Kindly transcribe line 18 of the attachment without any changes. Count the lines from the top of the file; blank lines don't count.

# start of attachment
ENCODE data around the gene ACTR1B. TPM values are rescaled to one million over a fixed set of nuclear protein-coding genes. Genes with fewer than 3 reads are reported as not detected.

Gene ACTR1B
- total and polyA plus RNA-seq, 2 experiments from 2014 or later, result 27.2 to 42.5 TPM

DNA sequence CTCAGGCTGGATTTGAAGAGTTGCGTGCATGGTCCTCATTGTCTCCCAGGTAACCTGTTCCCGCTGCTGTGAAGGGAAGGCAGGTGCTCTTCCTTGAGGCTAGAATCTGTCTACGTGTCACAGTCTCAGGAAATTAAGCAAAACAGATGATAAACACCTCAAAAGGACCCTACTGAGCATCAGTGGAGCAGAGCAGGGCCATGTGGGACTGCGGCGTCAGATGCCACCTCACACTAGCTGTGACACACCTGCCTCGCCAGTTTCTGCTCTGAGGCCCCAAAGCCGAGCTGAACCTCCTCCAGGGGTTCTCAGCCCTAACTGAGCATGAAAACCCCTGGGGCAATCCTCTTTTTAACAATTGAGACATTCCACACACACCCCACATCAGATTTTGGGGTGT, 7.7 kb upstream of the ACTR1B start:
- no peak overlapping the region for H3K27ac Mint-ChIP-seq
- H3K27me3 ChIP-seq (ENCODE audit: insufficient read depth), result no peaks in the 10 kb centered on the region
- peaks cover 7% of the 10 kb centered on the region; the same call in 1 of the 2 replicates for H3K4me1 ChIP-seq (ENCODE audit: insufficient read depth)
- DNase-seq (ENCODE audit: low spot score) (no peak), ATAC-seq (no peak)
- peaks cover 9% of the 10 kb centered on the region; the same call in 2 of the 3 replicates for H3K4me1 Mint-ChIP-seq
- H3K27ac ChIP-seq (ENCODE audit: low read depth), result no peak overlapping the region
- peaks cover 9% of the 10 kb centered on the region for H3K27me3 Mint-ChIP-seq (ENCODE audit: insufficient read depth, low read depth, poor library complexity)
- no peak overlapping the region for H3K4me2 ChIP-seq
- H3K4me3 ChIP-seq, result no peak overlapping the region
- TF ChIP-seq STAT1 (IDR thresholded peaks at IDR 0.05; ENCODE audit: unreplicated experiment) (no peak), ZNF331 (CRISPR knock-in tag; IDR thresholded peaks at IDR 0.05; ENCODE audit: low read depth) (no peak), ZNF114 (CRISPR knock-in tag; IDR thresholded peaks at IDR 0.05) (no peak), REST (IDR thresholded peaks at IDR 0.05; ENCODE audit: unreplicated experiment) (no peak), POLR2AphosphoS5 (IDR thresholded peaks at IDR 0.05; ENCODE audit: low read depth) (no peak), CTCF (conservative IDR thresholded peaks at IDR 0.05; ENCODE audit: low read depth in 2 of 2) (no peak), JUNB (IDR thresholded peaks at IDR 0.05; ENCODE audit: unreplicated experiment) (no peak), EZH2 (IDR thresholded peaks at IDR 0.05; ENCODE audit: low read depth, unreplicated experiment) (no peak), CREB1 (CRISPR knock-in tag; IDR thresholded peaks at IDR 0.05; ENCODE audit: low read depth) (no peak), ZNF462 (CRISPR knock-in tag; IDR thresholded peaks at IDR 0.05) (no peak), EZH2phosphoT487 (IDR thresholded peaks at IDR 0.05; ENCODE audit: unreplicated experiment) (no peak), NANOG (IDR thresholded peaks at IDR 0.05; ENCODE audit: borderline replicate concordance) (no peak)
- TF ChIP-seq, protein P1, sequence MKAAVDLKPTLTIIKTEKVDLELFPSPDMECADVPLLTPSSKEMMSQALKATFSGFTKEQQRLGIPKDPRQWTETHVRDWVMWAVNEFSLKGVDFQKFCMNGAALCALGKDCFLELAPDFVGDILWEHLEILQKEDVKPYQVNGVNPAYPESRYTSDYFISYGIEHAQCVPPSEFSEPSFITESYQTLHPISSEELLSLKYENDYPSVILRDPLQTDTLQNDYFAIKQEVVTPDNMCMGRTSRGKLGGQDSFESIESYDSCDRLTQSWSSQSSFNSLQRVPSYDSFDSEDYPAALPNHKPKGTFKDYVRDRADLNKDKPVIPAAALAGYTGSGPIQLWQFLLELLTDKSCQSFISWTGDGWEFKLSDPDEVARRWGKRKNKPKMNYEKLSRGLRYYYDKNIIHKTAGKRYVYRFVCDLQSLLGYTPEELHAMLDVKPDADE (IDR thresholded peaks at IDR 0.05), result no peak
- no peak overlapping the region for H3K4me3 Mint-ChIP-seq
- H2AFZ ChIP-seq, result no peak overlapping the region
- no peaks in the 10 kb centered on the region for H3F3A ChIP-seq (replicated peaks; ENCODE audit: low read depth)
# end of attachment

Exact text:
- no peaks in the 10 kb centered on the region for H3F3A ChIP-seq (replicated peaks; ENCODE audit: low read depth)